Finishing out Week #2 in "Sled Dog".
Cycle details will live inside "Workout Prep Notes" below.
Three parts to our Saturday:
Barbell Conditioning - Bench Press.
Conditioning - "Mind Eraser", a repeat workout of ours.
Midline to finish.
Barbell Stamina (3 x Max Effort + Max Effort)
Max Reps Bodyweight Bench Press
Max Strict Pull-Ups
Move directly from the bench press into the strict pull-ups. Enter all (6) scores below, in order, and the system will compute our sum total. Stimulus wise, we are looking to find at least 7 reps on the bench press each round.
"Mind Eraser" (AMRAP - Rounds and Reps)
7 Power Cleans (135/95)
200 Meter Run
Rx+ Barbell Pounds - 185/120
Last completed October 13, 2018.
Post total rounds + repetitions to the tracker.
The run must be completed in full to count towards the score (if we finish 150m meters into the run, our partial repetition score would be 14). To match the stimulus, we are looking to a power clean weight that we could complete for 15+ repetitions unbroken. Seeking the moderate load that we could hang on for each round. The burpees are “regular”, or maybe better said, not burpees over the bar. Looking for extension and the clap overhead.
Inside this triplet, we have two relatively simple movements combined with a run. In other words, this is a workout based on building raw work capacity. Pacing here through the rounds is a very important factor to enter this workout with to optimize our score. In a 20 minute effort, we are looking for our first and second rounds to be some of the slowest – not the fastest.
We want to view the run in this workout as our chance to recover from the power cleans and burpees. But today let’s focus not just on “pacing” these runs, but also focus on what we are actually doing with our breathing during the 200 meters.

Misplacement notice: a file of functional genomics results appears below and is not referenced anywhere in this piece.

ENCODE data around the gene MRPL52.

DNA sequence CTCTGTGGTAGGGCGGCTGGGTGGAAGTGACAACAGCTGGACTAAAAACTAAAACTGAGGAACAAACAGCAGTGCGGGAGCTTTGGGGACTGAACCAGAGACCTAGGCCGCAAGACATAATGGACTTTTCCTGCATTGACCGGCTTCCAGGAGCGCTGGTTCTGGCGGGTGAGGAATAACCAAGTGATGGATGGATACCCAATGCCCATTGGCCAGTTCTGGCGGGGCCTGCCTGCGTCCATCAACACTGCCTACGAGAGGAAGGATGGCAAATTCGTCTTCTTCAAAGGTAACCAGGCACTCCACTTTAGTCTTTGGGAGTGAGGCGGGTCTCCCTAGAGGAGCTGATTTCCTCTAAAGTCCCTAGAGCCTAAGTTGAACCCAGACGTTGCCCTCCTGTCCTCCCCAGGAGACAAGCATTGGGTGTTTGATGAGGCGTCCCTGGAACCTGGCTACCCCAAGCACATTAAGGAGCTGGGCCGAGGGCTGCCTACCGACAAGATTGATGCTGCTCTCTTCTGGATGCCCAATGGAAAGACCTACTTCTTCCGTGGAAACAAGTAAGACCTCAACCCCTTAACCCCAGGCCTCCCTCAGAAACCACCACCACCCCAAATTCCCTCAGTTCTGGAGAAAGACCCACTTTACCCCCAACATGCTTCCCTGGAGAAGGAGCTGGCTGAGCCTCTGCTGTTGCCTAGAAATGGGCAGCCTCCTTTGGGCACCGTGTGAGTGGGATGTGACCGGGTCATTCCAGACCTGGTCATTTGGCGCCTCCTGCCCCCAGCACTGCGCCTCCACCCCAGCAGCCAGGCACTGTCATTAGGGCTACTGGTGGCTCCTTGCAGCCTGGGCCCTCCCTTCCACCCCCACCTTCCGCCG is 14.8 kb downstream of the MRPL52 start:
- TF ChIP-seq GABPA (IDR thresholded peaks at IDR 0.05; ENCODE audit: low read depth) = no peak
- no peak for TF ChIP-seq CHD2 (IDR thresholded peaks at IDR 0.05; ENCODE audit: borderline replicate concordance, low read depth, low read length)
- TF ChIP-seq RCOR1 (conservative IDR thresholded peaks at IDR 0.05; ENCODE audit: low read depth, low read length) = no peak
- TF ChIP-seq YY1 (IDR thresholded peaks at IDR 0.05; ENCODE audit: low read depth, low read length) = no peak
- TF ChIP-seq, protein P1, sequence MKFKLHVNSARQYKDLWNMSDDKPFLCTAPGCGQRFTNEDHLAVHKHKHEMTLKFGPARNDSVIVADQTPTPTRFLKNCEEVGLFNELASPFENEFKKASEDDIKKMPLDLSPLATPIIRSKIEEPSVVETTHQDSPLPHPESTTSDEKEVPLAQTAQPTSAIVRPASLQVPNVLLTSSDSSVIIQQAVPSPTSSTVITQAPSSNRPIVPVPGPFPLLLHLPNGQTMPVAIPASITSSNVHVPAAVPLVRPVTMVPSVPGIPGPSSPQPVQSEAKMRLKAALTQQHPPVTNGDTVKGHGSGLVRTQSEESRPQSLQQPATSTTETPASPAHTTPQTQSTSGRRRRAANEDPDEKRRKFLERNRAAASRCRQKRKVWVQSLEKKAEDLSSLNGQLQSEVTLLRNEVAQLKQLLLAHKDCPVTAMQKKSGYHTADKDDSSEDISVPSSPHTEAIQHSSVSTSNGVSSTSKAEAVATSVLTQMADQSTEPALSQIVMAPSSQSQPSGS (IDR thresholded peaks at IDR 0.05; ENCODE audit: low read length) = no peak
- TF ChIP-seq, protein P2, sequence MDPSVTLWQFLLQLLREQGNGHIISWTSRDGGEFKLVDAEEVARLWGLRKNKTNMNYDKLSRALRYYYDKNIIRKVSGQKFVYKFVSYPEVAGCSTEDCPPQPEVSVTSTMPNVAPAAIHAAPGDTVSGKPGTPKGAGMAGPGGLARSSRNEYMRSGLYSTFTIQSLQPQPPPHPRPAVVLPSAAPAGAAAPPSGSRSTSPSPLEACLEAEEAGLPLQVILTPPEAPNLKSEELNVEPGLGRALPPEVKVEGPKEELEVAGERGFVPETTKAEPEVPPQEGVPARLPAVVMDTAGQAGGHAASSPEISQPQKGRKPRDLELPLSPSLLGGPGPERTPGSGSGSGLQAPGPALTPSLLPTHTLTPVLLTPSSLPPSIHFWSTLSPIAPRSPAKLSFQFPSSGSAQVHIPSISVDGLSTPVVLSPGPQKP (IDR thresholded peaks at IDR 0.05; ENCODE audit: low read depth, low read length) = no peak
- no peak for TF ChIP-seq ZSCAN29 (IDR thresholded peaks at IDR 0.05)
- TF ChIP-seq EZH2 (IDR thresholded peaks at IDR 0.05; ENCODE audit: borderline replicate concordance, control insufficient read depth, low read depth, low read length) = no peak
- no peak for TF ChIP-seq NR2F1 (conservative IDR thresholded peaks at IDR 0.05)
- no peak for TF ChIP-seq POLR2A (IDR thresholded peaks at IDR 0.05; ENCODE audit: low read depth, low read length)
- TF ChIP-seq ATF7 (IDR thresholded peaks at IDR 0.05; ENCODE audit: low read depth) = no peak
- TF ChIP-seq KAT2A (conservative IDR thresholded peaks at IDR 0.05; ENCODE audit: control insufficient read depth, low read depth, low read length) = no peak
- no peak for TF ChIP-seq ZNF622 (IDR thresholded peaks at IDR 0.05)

To start, and if there’s only once piece we leave this workout with, it’s belly breathing.
As we inhale, it is our goal to expand the lungs to their capacity, maximizing the amount of air we can take in. We do this through diaphragmatic breathing, or “belly breathing”. As we inhale, we are looking to contract our diaphragm fully to maximize this intake of air.
To trigger the diaphragm, we want to actively think about breathing deep through our belly. Try it out now as we read this – take a long, and deep breath, through your belly. Now, to find the opposite, try to breath into the upper lungs… you’ll likely notice that it’s a shorter breath, and you can feel your shoulders rise and drop during these breaths. If we don’t breath through the belly (diaphragm), we are using these higher lung muscles, called intercostals, which simply fatigue faster. Here’s where the short choppy breaths come during the workout, where we feel like we simply just can’t get enough air in.
To practice belly breathing, try laying on your back on the floor, with one hand on your chest, one on your belly. Find the differences between the two breathing patterns, and focus in on practicing the belly breathing method.
As we move into our 200 meter runs, let it be our focus to find our belly breathing. Focus on these deep inhales, fueling the body, as opposed to the short and choppy breaths that don’t help us recover. Recover in this workout is king – those who recover best on these runs will find their best score. It takes effort – to be diligent with the breathing – and use today to practice so.
In a following running workout, we will get into breathing cadence. That is, timing our breaths to foot strikes. Today however, let’s focus first on the act of breathing through the belly throughout on the runs, and we’ll build upon that foundation next time.